Biotechnology is a field that involves the use of living organisms or their products to develop or make new products and technologies. There have been numerous significant research and developmental achievements in applied biotechnology in recent years. These include:
- Genetically modified organisms (GMOs): GMOs are organisms that have had their DNA altered or modified using genetic engineering techniques. GMOs have been used to develop crops that are resistant to pests and diseases, which has helped to increase crop yields and reduce the need for pesticides.
- Microbial insecticides: Biotechnology has been used to develop microbial insecticides, which are insecticides made from living microorganisms such as bacteria, fungi, or viruses. These insecticides are often more environmentally friendly than chemical insecticides and can be effective against a wide range of pests.
- Plant-derived vaccines: Biotechnology has also been used to develop plant-derived vaccines, which are vaccines produced using plants as a platform for vaccine production. Plant-derived vaccines can be cheaper and easier to produce than traditional vaccines and may be more stable at room temperature, making them well-suited for use in developing countries.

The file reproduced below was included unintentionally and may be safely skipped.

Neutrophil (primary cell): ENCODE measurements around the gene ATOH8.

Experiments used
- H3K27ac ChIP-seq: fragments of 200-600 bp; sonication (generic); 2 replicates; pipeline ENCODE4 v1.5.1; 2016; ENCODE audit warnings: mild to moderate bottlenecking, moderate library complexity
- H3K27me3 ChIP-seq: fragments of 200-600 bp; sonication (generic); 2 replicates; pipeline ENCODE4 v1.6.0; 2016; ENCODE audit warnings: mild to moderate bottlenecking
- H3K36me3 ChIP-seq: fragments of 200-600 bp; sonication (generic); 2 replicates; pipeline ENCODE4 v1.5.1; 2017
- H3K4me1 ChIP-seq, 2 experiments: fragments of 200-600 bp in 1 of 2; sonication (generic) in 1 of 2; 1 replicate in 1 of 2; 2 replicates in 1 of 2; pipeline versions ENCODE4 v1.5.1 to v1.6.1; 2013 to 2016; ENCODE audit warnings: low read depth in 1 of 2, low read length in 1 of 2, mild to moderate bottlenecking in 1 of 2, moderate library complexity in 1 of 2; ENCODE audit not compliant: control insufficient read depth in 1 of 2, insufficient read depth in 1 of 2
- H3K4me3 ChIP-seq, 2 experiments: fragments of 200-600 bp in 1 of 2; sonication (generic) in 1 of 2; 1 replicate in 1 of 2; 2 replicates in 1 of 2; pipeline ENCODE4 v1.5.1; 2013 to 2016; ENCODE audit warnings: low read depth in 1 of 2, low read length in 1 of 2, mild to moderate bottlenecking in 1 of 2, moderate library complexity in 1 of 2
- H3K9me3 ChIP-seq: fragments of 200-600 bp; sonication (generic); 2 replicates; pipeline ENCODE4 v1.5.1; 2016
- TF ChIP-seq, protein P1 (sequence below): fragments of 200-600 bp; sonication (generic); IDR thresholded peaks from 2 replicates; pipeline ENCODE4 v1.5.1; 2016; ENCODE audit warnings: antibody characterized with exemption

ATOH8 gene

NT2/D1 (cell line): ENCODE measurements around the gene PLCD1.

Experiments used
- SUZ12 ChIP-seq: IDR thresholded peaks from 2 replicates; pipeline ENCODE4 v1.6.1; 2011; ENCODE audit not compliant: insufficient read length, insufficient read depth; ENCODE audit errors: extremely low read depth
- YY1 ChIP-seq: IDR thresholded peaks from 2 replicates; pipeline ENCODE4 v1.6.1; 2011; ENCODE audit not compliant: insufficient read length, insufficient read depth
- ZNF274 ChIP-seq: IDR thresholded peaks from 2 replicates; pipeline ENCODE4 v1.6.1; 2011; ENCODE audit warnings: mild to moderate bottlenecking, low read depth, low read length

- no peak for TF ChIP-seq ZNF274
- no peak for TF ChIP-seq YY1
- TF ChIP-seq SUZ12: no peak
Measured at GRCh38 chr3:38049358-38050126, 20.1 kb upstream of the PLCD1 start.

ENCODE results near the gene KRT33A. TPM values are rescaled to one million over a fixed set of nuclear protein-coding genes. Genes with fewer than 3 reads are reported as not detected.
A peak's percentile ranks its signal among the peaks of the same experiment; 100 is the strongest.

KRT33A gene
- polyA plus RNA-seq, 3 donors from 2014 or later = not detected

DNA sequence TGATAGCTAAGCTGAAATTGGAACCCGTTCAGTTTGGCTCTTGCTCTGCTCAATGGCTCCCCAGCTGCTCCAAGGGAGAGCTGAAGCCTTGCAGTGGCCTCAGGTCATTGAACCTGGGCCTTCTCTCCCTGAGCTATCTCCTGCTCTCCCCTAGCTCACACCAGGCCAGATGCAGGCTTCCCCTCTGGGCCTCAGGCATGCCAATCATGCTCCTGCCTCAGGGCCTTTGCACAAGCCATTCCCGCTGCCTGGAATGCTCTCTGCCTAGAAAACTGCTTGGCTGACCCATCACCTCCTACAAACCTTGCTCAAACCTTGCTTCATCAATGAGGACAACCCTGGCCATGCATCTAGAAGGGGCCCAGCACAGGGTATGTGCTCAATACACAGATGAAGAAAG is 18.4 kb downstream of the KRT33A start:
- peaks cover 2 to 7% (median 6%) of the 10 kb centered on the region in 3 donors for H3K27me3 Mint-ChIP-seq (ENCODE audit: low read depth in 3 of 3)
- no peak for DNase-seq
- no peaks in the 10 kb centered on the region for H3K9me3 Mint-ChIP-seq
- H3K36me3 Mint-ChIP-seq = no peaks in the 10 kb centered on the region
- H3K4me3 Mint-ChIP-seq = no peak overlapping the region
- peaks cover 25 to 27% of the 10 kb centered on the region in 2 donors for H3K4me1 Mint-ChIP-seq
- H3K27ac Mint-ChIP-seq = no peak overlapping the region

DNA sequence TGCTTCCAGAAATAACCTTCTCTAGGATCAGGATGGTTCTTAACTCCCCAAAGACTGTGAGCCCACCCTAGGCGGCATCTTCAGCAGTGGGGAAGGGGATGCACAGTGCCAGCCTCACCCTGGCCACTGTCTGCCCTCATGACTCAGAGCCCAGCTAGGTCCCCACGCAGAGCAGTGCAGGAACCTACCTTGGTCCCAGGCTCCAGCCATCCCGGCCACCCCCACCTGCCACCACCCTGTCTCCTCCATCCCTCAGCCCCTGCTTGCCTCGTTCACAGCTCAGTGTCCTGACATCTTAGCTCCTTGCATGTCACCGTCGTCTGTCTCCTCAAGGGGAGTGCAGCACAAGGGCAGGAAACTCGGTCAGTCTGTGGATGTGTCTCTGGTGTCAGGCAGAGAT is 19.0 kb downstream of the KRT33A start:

- Biopesticides: Biopesticides are pesticides made from natural materials such as plants, animals, or microorganisms. They are often less toxic and more environmentally friendly than traditional chemical pesticides and can be used to control pests in a variety of crops.
- Biofortified crops: Biotechnology has also been used to develop crops that are enhanced with additional nutrients, such as vitamin A, iron, and zinc. These “biofortified” crops can help to improve the nutritional value of diets in poorer communities, which may be lacking in essential nutrients.
- Bioremediation: Bioremediation is the use of microorganisms to clean up contaminated soils and waters. This can be a cost-effective and environmentally friendly way to remediate contaminated sites, which may be particularly relevant in poorer communities where resources for cleanup may be limited.